It's a typical fault of low level rationalists to consider emotions as "silly". Actually, emotions are useful heuristic feedback mechanisms that can make people act in instrumentally more rational ways. Granted, emotions can surely do the opposite, if people are unable to control problematic emotional impulses. But once you are able to use emotions as sources of information, rather than as direct determinants of your actions, you have a definite advantage over those who don't do that.
The problem of a lack of emotions is that it makes practical decisions almost impossible. The environment in which we have to make decisions is extremely complex and chaotic. People who suffer from reduced levels of emotions find it very hard to make clear decisions. Emotions can accelerate decision making. Cognitive rational thinking is best reserved to really important long-term decisions, making strategies, finding out how to world works, analytical thinking, and so on.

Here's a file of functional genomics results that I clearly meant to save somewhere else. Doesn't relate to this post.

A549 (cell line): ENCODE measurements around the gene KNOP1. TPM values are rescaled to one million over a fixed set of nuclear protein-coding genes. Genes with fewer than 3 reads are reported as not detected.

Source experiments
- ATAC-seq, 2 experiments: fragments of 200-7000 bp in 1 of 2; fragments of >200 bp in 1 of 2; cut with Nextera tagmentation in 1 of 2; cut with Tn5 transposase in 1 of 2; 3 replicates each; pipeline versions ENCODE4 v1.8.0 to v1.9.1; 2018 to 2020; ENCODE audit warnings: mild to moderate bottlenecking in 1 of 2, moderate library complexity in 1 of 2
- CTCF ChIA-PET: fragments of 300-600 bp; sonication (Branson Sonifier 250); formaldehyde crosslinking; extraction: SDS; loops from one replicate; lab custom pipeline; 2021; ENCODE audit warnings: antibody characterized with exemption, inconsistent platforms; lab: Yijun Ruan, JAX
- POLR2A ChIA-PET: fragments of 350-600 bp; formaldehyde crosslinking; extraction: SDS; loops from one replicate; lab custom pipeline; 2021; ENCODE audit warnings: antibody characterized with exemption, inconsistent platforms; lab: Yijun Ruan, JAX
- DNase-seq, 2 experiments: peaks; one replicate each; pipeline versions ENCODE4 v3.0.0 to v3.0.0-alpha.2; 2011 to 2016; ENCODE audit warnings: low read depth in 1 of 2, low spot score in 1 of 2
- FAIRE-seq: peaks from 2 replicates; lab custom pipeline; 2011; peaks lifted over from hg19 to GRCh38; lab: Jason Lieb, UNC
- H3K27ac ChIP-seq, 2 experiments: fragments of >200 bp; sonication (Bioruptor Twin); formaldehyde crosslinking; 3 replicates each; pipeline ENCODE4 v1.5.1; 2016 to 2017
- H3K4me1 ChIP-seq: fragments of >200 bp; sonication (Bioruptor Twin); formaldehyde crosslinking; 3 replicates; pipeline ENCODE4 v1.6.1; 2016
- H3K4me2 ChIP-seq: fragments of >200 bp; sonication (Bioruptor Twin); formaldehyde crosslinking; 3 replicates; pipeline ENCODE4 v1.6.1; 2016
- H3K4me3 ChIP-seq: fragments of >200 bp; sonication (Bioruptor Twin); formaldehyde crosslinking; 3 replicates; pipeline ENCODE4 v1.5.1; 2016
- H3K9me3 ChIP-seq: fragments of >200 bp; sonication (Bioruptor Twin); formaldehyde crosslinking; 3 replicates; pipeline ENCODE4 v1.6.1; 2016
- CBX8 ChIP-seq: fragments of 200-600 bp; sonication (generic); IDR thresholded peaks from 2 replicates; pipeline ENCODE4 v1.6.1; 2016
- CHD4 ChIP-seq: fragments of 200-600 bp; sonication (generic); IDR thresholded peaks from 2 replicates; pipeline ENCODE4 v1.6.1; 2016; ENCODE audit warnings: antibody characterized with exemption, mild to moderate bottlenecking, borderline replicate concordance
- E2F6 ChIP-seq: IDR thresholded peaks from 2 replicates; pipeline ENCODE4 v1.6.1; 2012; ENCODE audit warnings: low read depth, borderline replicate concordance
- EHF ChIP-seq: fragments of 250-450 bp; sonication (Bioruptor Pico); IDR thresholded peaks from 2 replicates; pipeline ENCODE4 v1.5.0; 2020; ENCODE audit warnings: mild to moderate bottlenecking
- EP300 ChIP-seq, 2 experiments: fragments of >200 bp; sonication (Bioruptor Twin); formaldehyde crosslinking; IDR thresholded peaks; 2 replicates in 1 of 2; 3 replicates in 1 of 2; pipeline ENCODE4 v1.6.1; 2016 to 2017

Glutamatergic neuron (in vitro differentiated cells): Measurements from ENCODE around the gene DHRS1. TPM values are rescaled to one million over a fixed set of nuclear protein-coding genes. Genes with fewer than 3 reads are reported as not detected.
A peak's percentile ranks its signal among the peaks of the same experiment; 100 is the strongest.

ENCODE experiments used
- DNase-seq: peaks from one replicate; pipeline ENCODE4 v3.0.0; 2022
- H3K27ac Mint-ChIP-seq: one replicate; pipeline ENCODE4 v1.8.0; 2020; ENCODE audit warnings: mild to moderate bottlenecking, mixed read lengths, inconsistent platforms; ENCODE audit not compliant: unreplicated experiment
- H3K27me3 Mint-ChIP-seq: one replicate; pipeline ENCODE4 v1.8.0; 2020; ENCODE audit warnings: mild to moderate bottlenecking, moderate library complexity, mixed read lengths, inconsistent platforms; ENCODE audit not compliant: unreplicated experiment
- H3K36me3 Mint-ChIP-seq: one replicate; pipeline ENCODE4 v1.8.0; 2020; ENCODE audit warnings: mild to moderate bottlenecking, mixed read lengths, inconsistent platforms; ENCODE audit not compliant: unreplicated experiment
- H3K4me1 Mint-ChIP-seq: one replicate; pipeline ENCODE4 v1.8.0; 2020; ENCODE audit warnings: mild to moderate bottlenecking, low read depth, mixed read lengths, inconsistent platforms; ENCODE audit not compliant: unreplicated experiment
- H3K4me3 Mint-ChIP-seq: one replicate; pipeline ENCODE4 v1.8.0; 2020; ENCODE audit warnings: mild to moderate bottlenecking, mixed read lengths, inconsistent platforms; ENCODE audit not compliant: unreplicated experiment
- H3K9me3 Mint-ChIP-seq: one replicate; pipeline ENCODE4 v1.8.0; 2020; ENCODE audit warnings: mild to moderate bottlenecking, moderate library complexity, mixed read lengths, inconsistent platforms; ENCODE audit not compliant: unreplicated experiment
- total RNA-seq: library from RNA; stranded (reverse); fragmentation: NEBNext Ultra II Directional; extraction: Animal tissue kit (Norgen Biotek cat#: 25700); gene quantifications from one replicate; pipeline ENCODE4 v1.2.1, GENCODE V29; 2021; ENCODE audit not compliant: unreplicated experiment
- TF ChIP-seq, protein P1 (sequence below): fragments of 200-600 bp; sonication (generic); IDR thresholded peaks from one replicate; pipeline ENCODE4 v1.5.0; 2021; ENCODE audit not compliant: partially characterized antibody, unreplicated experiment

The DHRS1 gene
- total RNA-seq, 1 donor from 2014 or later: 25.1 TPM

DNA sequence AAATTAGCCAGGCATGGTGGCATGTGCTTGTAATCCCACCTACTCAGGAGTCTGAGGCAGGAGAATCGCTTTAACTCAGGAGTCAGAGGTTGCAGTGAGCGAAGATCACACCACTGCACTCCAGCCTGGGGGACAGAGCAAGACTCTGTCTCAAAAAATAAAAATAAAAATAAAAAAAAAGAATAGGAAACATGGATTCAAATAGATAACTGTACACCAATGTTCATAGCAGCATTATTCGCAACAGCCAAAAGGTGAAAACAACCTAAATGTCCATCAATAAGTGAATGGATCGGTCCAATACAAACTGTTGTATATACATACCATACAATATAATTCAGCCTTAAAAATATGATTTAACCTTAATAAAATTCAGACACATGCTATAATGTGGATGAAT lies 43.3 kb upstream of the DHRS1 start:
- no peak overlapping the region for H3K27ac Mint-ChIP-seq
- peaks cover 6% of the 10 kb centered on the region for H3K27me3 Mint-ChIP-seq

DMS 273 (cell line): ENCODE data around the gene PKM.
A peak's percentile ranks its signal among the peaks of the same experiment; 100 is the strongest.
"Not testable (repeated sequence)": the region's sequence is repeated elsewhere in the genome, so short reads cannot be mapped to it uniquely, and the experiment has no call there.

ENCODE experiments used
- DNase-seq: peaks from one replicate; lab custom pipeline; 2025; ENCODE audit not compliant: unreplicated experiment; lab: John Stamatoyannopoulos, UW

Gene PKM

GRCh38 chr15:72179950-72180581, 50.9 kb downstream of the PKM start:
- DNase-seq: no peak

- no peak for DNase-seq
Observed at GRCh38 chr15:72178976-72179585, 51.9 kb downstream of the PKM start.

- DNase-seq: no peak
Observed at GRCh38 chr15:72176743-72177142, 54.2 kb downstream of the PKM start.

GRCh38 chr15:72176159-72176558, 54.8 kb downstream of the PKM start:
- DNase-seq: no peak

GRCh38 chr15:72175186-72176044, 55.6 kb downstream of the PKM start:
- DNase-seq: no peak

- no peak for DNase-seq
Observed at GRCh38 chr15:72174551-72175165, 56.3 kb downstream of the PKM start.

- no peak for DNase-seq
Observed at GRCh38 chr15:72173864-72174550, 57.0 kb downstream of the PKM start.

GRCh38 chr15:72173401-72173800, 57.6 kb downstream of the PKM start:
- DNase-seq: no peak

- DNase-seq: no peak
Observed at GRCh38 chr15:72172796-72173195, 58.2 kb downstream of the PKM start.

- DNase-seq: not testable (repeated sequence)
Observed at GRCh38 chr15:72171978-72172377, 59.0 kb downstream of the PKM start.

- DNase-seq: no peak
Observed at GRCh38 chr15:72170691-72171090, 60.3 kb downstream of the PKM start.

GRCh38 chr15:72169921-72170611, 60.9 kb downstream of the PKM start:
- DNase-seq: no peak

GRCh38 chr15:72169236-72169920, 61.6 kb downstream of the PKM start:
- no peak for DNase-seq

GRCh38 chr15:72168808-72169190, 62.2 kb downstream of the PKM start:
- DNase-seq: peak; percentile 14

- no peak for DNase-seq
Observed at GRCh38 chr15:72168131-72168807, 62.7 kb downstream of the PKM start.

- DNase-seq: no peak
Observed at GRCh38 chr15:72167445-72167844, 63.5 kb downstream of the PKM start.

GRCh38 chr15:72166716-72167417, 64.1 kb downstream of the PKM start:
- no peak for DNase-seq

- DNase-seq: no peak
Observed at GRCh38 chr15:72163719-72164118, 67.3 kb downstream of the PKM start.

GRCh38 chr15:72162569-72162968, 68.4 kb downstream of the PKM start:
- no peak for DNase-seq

Often, low level rationalists are deluded about not being influenced by emotions. That's in part because they may not be very much aware of their emotions, and about those influencing their reasoning. It's comparatively easy to get trapped in a state of denial and to rationalise the conclusions that emerge from emotional influences, rather than being actually rational.